When we look at our galaxy from outer space it is a spiral. And we find spirals in many, many places — in the plant world — on the back of our head we have a spiral. So, this is an activity that brings us closer to the cosmos, you could say. But at the same time we create something that is useful and beautiful because with the yarn that we have spun we can create sweaters, hats and mittens and scarves and so on.
 
To have the skill of knitting, to have the skill of crocheting, of felting, makes it possible for us not only to make something but it makes us skilled in general. The use of the hands is vital for the human being, for having flexibility, dexterity. In a way the entire human being is in the in the hands. Our destiny is written in the hand. And what do we do in our modern world with our hands? You know we move the mouse, we drive and so on. We feel plastic most of the time. The hands are relegated to very little that’s actually bringing dexterity to our times. So we have come ever more estranged from nature and from also what other human beings are doing. The whole social element comes into play as well because if I make something then I think ‘Hmmm, how was that yarn made?’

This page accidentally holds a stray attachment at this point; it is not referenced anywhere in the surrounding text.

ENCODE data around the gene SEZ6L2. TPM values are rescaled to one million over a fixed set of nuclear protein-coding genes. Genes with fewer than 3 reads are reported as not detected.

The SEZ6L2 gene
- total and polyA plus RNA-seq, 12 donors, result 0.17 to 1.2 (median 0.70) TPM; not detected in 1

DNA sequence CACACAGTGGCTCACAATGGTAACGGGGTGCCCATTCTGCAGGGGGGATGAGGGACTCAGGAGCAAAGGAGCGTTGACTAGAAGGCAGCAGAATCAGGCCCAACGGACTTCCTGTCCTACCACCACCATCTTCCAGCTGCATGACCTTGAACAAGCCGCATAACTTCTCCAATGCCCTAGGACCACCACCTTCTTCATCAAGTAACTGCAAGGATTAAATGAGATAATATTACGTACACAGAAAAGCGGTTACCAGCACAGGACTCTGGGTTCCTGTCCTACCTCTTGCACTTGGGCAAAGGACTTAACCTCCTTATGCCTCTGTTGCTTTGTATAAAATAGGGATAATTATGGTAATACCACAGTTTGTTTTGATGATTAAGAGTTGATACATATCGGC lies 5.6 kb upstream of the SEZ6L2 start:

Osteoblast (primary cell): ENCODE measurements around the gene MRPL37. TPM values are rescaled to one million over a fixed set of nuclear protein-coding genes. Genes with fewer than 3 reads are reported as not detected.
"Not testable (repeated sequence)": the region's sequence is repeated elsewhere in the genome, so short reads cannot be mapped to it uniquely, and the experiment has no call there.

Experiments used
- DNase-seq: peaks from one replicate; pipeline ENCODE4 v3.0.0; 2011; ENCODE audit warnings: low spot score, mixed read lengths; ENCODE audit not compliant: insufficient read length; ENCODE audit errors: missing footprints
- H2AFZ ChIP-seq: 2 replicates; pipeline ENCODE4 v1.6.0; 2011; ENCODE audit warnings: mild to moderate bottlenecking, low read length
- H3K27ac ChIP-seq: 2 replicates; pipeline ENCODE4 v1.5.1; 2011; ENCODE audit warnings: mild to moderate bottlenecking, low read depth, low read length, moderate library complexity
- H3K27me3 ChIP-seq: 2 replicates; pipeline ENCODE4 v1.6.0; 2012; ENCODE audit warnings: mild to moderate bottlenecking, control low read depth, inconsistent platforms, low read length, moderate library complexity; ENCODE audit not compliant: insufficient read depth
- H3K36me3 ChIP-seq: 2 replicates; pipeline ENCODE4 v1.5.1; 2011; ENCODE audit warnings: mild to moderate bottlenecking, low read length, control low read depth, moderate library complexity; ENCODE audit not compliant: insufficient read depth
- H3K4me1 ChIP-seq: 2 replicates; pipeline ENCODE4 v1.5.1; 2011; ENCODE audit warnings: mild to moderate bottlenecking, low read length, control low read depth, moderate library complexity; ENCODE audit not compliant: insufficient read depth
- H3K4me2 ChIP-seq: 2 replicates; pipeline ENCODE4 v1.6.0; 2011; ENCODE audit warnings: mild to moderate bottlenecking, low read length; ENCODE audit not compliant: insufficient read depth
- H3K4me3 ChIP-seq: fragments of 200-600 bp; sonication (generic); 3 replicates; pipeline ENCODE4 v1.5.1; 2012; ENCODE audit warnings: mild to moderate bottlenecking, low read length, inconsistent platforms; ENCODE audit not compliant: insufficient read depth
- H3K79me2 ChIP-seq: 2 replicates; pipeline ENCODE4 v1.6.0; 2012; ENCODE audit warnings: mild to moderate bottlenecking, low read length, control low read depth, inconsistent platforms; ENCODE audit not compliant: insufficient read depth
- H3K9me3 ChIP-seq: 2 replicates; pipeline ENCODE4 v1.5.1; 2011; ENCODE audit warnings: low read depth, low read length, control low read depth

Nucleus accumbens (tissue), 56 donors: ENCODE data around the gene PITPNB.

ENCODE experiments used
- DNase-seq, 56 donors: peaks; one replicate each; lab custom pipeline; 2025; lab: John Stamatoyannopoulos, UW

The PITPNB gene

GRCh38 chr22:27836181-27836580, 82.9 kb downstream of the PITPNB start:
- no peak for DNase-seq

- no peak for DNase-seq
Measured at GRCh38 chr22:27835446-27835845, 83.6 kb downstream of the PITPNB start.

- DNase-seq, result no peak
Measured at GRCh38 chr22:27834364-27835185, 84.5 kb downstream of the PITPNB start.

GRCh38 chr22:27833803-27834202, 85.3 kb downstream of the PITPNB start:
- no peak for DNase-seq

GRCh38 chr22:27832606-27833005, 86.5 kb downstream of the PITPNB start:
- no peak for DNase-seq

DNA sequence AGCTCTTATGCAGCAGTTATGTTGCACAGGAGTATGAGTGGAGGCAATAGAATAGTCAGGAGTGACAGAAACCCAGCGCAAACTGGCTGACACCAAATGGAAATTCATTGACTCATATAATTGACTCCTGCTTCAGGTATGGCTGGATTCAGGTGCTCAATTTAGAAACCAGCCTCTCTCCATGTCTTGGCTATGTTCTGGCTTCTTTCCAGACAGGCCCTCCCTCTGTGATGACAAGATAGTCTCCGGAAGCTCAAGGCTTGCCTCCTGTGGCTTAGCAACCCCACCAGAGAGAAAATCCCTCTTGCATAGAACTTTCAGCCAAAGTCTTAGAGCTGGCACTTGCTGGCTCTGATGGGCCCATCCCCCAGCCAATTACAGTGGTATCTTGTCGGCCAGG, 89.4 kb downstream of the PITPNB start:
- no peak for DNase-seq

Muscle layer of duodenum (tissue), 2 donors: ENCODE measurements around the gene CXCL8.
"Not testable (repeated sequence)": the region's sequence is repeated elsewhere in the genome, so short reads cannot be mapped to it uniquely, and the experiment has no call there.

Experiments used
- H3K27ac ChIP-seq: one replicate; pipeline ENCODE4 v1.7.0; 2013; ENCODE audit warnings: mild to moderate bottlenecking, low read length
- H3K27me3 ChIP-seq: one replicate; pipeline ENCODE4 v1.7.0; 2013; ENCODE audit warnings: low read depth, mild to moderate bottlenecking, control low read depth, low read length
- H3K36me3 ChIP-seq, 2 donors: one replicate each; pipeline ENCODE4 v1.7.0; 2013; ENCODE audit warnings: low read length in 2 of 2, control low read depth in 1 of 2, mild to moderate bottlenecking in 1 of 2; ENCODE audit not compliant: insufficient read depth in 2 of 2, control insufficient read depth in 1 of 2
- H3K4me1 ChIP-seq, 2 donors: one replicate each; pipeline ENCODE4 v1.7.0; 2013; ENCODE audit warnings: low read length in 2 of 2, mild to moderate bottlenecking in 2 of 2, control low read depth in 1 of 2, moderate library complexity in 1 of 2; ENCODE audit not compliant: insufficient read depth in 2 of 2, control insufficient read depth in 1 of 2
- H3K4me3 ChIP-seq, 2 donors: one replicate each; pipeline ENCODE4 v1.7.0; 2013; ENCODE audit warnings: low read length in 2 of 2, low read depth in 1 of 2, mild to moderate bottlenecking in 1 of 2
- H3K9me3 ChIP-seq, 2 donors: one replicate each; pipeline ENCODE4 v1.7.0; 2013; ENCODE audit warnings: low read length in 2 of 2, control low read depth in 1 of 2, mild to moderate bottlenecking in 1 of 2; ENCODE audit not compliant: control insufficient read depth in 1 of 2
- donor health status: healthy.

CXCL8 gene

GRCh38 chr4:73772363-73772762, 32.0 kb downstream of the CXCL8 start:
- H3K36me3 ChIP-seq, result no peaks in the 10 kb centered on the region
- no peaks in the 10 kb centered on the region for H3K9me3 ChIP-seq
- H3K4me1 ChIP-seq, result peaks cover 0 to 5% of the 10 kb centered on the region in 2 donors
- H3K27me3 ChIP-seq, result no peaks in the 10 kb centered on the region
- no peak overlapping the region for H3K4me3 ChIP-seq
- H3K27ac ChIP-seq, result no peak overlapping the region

In the past there were all the professions of the shoemaker and the tailor and so on, and that’s also being lost. If you do practical work somewhere on the school grounds, there is practical work going on. The children will all go to that. They’re really drawn to that. They want to experience it and however the reality is that there’s less and less of that. In the home, you know you can use already bought vegetables, all chopped up and ready to eat. There is very little activity like kneading the bread, and you know children grasp first an item and then they grasp with their mind. So if they have very little to grasp other than plastic readymade toys then what their mind grasps is very little. The toy automatically moves and you know children can only be kind of astonished by that.